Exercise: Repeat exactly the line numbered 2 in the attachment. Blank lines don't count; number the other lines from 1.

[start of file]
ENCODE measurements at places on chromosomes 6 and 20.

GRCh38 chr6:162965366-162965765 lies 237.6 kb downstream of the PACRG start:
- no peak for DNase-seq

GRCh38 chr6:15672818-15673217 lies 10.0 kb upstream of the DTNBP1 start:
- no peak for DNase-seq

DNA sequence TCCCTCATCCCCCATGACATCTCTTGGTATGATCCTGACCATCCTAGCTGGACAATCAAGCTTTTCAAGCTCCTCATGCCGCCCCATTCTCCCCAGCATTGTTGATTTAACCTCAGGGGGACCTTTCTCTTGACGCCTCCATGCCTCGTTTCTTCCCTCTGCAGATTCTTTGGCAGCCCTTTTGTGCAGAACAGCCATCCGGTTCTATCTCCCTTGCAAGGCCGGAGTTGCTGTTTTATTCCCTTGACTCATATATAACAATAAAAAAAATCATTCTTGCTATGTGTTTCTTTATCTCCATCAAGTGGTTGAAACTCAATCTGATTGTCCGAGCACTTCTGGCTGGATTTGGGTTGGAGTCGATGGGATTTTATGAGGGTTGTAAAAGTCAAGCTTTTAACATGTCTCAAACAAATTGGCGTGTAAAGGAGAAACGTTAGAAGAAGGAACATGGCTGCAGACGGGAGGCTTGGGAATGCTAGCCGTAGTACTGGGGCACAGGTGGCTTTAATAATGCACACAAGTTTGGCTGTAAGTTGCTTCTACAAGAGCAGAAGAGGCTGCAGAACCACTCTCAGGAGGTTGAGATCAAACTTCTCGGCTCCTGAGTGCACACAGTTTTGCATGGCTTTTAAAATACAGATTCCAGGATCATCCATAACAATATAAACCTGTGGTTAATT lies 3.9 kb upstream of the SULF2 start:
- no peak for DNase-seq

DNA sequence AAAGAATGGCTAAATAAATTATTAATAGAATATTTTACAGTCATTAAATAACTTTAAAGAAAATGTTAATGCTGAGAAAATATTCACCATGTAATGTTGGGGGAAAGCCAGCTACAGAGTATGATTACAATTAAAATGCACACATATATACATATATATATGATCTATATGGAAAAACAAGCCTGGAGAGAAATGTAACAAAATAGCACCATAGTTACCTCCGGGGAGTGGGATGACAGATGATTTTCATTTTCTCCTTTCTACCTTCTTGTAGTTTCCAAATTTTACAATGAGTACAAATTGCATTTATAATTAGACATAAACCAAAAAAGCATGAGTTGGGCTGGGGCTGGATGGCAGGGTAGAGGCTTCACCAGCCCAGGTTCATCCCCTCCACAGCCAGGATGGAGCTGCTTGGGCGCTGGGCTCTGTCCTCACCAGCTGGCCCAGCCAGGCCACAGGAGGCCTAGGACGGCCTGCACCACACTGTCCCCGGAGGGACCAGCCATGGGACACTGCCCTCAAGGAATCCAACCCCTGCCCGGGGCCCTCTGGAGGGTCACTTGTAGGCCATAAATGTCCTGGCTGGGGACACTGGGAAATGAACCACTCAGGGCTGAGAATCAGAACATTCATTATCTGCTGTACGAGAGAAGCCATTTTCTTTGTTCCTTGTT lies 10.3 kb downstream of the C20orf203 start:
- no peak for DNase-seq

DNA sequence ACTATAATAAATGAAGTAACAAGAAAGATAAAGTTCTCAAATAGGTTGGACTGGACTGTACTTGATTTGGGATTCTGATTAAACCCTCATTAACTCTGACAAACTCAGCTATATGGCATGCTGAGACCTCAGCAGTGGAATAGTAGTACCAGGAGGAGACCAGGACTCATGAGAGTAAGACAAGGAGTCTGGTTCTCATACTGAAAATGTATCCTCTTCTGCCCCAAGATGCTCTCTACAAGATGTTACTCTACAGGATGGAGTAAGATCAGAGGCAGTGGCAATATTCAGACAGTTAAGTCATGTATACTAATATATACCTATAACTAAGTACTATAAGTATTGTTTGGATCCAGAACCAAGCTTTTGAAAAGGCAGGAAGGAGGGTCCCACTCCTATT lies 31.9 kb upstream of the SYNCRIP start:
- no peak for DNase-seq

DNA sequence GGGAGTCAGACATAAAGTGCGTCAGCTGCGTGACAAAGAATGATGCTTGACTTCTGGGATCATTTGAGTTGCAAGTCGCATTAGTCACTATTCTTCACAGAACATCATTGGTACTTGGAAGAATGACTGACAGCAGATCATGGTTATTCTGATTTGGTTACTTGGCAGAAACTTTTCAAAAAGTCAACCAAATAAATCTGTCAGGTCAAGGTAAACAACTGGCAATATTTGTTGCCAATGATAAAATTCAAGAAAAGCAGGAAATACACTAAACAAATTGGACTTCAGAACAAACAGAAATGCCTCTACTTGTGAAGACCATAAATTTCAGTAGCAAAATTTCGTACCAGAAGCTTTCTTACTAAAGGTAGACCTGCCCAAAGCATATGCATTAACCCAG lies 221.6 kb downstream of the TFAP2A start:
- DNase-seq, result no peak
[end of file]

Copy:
GRCh38 chr6:162965366-162965765 lies 237.6 kb downstream of the PACRG start: